A clue to the purpose of these large muscles can be found on its hand. The animal's "index finger" bore a large claw reminiscent of those born by dinosaurs such as Noasaurus and Baryonyx. However it is more likely that Drepanosaurus used its claw like the modern pygmy anteater, tearing through bark and insect nests to find invertebrate prey. Some researchers have forwarded the more far-fetched proposal that the claw was used to excavate burrows, but this is not unanimously agreed upon.
The dorsal neural spine humps of Drepanosaurus are much taller along all succeeding spines reaching down to the sacrum. Sacral and anterior caudal neural spines are very low if present at all and neural spines are elongated showing expanded dorsal margins after those areas. The scapula was robust with a 70 degree bend. The humerus and radius were short while the ulna was replaced by an ulnare and shifted to the elbow taking a disc-like form. This skeletal configuration change is thought to have been from the large claw on digit II requiring a large muscle in order to operate. The pelvis was large with the pubis forming the majority of the ventral portion. The hind limbs of Drepanosaurus were much larger than the forelimbs with the tibia and fibula being broadly separated.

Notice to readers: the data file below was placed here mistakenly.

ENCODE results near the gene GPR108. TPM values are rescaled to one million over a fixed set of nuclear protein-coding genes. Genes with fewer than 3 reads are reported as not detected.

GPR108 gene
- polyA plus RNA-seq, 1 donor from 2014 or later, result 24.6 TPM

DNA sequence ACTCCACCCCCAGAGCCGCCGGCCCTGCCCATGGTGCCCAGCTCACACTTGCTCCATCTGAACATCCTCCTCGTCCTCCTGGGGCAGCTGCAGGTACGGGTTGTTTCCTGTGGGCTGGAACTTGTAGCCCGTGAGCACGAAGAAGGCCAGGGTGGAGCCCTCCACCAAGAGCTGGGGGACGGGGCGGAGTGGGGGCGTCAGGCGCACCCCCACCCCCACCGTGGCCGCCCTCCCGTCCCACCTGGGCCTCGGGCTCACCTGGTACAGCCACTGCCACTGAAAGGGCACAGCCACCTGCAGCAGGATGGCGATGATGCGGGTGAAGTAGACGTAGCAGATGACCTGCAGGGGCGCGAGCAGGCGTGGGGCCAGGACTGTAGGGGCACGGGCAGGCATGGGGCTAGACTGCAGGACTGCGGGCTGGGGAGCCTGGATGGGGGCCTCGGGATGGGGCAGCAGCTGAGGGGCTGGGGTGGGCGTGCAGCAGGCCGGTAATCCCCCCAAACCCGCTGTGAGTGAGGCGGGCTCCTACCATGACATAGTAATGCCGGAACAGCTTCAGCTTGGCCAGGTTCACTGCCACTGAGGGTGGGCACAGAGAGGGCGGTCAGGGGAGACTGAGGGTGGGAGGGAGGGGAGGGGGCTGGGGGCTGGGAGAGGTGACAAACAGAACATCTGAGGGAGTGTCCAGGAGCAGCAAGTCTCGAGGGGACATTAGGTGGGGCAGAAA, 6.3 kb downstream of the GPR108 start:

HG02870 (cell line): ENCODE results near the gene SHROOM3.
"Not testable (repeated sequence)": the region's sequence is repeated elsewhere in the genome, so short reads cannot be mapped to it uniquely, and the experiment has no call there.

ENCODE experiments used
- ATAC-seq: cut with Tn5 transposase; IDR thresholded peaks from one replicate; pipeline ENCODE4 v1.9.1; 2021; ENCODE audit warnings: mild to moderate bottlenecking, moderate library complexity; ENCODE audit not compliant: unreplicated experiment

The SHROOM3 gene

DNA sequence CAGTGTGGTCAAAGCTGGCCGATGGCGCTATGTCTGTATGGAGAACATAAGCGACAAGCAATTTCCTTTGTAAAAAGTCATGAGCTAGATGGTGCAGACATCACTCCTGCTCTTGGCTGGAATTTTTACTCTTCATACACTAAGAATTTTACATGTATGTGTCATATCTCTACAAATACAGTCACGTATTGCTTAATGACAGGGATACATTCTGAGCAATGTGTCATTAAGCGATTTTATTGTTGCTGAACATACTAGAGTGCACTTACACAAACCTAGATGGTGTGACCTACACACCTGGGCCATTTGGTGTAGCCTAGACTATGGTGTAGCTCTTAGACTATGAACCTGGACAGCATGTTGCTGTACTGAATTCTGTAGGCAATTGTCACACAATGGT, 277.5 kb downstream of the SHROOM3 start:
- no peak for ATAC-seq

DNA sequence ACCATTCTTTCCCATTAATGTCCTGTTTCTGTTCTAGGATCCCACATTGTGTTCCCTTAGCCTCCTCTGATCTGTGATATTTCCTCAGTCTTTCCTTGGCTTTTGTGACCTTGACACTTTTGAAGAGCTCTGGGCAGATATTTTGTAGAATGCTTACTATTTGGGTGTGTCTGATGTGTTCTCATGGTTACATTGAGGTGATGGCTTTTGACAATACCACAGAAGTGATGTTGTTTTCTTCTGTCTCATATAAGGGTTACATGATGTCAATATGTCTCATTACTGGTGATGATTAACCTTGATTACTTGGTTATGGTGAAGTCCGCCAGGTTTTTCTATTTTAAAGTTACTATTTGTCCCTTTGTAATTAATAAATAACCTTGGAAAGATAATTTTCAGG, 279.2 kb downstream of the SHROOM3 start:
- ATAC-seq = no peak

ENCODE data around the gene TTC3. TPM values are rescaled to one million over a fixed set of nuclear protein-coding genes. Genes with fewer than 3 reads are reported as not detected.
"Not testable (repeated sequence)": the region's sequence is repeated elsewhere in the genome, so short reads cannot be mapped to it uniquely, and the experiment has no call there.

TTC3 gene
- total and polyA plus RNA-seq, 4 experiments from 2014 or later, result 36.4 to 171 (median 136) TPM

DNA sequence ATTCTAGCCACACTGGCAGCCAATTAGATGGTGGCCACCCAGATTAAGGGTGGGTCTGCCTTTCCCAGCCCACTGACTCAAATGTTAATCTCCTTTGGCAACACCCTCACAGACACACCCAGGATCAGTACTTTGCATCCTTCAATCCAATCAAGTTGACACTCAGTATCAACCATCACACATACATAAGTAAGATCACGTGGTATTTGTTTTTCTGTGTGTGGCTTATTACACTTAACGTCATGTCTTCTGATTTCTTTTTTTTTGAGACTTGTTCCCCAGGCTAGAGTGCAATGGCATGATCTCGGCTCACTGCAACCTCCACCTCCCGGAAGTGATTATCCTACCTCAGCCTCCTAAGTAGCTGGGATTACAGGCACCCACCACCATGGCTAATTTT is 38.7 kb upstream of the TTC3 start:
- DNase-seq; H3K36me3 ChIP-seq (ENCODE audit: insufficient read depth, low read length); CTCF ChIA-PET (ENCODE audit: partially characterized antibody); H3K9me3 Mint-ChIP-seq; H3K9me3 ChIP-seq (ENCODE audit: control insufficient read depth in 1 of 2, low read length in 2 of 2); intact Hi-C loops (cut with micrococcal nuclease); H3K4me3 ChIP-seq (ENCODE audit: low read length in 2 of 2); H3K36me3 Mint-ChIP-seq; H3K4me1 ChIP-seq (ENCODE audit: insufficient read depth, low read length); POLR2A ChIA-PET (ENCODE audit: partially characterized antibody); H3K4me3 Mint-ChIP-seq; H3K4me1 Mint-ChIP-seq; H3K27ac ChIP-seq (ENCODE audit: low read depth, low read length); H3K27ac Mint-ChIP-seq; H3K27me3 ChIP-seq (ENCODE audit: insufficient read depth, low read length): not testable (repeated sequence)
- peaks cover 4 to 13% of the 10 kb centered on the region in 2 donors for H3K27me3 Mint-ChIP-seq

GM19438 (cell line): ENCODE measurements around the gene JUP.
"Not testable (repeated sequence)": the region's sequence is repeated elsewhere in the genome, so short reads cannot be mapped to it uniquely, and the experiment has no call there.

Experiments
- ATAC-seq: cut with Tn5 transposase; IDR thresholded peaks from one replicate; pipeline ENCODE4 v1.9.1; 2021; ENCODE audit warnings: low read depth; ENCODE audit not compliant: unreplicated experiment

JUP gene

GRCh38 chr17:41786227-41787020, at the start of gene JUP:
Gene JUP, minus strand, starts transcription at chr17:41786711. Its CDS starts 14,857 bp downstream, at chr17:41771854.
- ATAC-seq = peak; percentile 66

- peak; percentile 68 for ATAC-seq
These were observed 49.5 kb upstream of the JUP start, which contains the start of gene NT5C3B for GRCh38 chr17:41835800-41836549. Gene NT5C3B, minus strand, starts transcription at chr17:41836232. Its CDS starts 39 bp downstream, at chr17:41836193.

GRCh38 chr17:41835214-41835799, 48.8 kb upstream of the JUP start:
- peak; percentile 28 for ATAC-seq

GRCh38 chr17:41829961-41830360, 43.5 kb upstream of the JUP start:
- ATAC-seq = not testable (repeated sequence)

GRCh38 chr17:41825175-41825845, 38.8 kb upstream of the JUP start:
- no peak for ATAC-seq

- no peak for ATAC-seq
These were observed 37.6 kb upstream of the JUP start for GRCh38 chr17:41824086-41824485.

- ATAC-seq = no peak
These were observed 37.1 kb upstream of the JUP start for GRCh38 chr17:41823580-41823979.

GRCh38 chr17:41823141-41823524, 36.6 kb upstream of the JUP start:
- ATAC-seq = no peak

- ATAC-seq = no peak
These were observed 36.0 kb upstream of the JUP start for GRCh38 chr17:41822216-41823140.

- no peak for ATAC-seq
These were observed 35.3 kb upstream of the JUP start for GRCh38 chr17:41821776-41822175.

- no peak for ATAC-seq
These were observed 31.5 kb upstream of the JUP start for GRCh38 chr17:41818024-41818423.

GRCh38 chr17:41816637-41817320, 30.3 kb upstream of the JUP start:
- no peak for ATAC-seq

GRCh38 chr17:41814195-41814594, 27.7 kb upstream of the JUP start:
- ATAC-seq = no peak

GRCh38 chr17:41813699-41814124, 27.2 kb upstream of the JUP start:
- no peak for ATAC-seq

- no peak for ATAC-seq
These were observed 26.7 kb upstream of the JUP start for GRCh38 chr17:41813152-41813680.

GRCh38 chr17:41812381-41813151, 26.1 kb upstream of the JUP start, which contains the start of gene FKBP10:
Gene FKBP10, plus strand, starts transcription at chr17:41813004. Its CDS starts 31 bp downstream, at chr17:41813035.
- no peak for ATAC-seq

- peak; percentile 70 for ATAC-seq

Discovery and Classification
Discovered in northern Italy in 1979, Drepanosaurus was named by Giovanni Pinna, a Professor in Paleontology and museologist. Drepanosaurus is a rare fossil and the one adult specimen found is incomplete. Other drepanosaur specimens have been discovered in parts of Italy, New Mexico, and New Jersey and are fully entact. Drepanosaurus is assigned to the genus Drepanosauridae, under the order of Protorosauria, clade Drepanosauromorpha, class Reptilia, and phylum Chordata. The species name is Drepanosaurus unguicaudatus.